CHERNOBYLITE REVIEW: The Weight Of Your Decisions Is Your Only Companion In This Desolate Wasteland
Chernobylite takes different ideas and mashes them up into a first-person shooter. As they take us into the wasteland of Chernobyl, we are put in a setting with a rich history of disaster and horror that has had many people intrigued by the location for years. We have been taken to Chernobyl many times in the form of TV series and films, but in my experience we rarely get to visit the infamous location in video games, let alone a video game dedicated to it.
In Chernobylite, the player takes on the role of Igor, a scientist present at Chernobyl before the accident. He is returning in current day to attempt to resolve the mystery of what happened to his fiancée, though your guess is as good as mine as to why he waited so long. Taking up residence in a local warehouse, Igor and his slowly growing staff of military and miscreants set out every day on missions into the Exclusion Zone to salvage for parts, resolve conflicts, and most importantly, look for clues to solve the 35-year-old mystery.
Through Igor’s efforts, he has invented a way to open wormholes that takes him to places that I can best describe as something similar to the upside down from Stranger Things. This is what leads players to investigate and find answers to the supernatural mysteries lurking in the shadows. This lead to the most surprising part of the game. Instead of taking us on a linear story-driven shooter, or an open world dystopia much like the Fallout series, we get a unique experience that is refreshing and adds to the realism of our role and environment of Chernobylite. Igor and his crew are put into a mission-based routine that sees you and the crew waking up, using what you have gathered to build items that can help you with your mission, assign missions to your crew and yourself, come back “home” and do it all over again.
Once you find your routine, you delve into the management system of the game. You have to keep your team fed or psychosis begins to set in and it can be a challenge to plan for and maintain your resources you gather. As you focus on your mission to uncover the otherworldly phenomenon, the balance of finding supplies for yourself and your crew, along with finding the balance of food vs machine parts can turn into a challenging form of side missions, but all the while rewarding.
All the parts and junk found on missions leads to your ability to build a ton of items for your warehouse. This motivates the gatherer in player to scavenge and explore while out on missions rather than the linear objective. Once you gather materials it becomes a simple point a click to drop items into your warehouse, which can channel the interior decorator in you to make your quaint warehouse “homey.”
As you explore, you will find a few major areas that you will visit frequently. Although the objective will change, you will see yourself coming back to these locations to complete objectives and scavenge. You won’t find yourself in a repetitive feeling though as the missions all lead you different ways to give you a different view of things as you explore these areas. On top of that, when you are completing these missions, you can follow the main objective point or visit the “points of interest” that can take you to some interesting and creepy places. This is where the game gives the player the freedom to play the game their way and it’s a freedom that is refreshing and gives everyone a chance to have a different experience.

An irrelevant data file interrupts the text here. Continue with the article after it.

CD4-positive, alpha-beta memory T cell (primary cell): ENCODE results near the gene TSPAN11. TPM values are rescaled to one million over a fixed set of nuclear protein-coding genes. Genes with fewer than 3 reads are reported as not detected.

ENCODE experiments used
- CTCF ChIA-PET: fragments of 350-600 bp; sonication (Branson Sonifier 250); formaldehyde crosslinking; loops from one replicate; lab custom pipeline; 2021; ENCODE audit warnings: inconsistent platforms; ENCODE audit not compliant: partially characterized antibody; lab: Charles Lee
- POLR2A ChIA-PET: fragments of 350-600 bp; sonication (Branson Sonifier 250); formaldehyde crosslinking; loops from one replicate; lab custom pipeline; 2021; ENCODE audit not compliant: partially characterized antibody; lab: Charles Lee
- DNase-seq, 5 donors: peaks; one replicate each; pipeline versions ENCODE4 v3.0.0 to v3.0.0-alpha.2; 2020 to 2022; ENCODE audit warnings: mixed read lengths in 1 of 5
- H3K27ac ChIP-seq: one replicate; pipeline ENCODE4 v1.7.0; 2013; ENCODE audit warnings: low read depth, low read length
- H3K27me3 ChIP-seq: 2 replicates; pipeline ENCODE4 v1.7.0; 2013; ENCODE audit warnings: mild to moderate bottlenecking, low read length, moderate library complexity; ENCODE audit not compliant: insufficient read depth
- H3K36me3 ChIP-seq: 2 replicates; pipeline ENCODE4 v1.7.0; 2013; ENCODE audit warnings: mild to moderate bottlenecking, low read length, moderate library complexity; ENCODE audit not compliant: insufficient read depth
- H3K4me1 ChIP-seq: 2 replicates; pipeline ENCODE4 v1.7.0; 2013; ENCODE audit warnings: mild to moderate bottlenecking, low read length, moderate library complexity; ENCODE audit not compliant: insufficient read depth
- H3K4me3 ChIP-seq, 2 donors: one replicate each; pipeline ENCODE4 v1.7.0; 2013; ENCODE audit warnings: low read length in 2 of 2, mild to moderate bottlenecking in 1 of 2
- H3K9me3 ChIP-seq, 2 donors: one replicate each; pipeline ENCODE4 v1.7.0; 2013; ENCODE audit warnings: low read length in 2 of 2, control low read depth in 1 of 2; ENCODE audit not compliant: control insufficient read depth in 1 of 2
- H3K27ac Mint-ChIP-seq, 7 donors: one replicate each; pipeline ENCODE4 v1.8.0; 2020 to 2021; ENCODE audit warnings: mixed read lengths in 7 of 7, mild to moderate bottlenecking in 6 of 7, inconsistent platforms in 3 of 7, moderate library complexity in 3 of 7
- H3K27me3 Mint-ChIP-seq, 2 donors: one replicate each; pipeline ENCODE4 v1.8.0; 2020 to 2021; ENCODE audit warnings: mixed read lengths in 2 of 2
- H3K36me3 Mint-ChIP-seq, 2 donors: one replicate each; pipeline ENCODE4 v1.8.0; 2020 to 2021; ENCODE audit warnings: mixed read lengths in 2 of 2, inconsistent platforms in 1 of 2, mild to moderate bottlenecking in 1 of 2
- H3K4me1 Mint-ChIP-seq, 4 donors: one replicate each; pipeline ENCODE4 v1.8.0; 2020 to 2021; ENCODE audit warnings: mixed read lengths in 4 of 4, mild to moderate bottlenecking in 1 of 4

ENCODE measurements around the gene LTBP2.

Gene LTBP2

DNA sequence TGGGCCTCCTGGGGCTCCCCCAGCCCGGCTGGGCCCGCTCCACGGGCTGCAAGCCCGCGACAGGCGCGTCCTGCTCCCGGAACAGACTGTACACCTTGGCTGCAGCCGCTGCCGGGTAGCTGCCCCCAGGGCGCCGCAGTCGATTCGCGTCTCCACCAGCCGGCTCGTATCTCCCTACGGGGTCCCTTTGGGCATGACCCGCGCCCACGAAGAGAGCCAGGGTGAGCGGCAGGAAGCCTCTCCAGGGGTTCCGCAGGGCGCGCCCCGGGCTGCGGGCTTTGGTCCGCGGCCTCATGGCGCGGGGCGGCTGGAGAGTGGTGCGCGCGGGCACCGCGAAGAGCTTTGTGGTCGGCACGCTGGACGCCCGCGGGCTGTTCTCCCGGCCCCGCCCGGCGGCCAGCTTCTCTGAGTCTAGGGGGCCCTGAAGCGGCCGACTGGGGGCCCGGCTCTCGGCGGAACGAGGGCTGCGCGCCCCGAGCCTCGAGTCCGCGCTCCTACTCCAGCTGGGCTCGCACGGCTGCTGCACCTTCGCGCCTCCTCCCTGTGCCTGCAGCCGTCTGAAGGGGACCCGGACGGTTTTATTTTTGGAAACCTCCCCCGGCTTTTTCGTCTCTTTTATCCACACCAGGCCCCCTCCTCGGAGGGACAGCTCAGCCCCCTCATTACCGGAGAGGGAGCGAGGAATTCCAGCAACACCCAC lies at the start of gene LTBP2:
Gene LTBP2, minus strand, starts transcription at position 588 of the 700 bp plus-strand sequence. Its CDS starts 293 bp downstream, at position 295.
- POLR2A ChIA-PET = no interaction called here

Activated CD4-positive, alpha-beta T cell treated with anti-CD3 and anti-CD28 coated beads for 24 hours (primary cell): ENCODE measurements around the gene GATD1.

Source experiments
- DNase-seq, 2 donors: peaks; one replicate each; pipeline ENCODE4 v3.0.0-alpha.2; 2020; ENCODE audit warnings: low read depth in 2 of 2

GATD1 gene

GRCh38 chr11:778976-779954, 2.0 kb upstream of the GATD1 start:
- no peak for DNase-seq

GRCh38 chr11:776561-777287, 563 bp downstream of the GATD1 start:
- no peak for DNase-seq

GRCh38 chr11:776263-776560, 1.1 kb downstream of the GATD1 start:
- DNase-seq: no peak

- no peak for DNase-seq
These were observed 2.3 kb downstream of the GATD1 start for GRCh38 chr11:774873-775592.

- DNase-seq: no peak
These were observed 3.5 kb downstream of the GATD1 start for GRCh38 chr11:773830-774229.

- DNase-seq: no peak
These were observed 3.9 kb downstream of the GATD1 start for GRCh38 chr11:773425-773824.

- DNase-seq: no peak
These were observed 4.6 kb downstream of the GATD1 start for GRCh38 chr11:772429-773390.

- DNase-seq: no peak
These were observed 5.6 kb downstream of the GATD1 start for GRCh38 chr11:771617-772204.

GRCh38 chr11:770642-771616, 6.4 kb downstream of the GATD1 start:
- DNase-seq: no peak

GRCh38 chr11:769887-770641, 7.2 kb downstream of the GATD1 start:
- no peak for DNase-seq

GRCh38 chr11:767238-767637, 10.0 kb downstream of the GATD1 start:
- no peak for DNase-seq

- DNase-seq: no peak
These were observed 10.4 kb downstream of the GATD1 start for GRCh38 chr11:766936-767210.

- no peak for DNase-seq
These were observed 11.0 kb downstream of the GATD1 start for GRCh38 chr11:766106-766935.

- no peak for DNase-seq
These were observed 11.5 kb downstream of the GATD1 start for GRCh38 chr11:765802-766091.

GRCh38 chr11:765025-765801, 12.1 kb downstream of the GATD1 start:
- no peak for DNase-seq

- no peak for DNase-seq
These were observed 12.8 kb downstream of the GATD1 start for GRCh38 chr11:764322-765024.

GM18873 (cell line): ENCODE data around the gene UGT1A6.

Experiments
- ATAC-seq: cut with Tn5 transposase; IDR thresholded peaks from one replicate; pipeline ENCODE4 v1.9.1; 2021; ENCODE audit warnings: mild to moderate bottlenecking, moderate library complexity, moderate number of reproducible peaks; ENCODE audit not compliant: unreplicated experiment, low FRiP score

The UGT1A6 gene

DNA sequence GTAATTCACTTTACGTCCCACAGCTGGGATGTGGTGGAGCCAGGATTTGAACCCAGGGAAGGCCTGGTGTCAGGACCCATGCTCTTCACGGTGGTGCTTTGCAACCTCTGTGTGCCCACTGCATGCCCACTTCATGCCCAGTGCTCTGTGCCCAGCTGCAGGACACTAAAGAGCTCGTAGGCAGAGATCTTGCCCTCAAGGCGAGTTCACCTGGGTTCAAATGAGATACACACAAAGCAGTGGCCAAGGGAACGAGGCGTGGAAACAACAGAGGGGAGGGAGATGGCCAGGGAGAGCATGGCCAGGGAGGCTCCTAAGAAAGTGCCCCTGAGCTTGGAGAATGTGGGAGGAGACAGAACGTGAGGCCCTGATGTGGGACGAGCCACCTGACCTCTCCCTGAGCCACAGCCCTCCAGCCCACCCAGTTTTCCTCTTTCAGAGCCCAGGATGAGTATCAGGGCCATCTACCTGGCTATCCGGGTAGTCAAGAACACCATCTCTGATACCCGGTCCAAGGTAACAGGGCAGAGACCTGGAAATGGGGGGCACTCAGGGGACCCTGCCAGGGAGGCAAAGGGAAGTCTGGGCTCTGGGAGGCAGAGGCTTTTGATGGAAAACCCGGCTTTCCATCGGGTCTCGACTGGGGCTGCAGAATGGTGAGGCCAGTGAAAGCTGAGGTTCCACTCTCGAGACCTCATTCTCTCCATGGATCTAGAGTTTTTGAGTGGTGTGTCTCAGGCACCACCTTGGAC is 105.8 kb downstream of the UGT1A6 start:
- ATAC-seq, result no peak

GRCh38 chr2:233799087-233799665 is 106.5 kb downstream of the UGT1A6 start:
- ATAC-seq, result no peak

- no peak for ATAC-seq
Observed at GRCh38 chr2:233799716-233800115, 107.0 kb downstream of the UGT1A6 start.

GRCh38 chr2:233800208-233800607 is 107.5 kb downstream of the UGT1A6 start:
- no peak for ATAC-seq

Stealth can be your ally, but as the resident “Leeroy Jenkins” of my group, I always opt to channel my inner tank and tackle everything head on and without a plan. The issue here is that killing affects Igor’s sanity which puts you in charge in the weight of your decisions and choosing to take a life has repercussions that go beyond losing some points on your healthbar. These aren’t the only decisions you will be faced with as the game does have critical decisions that will be put in your hands. You will be put in situations that require you to choose between two paths, this isn’t your typical good vs evil decision as these decisions carry weight to them. As any sci-fi movie or game though, there is a loophole (of course!) You can go back and reverse your decisions if the one you chose doesn’t vibe with what you chose, so don’t worry about saving the game before any big moments!
Overall, Chernobylite gives you a full fledged AAA experience which is something to admire from an indie studio. The different mechanics, structure and the overall intrigue of our mission and setting gives this indie RPG the legs to stand on against other first-person shooters or RPG’s. Chernobyl is always a fascinating location to explore and the sci-fi aspect they implement makes an already creepy setting even more horrifying. This game is much more than your typical first-person shooter and although some areas weren’t executed to perfection, with the title not coming from a big studio, this is a hell of an effort and they successfully gave us an experience that blends many of our favorite genres and they top it off with flair of base building, interactive storytelling and combat amongst the weirdness of this world. This game could very well be the beginning of a wonderful new series that I will happily jump into again.
Chernobylite is available on PC, PlayStation 4, and Xbox One. Check out the trailer below for a peek and choose to “Survive Your Fears” on console or PC.
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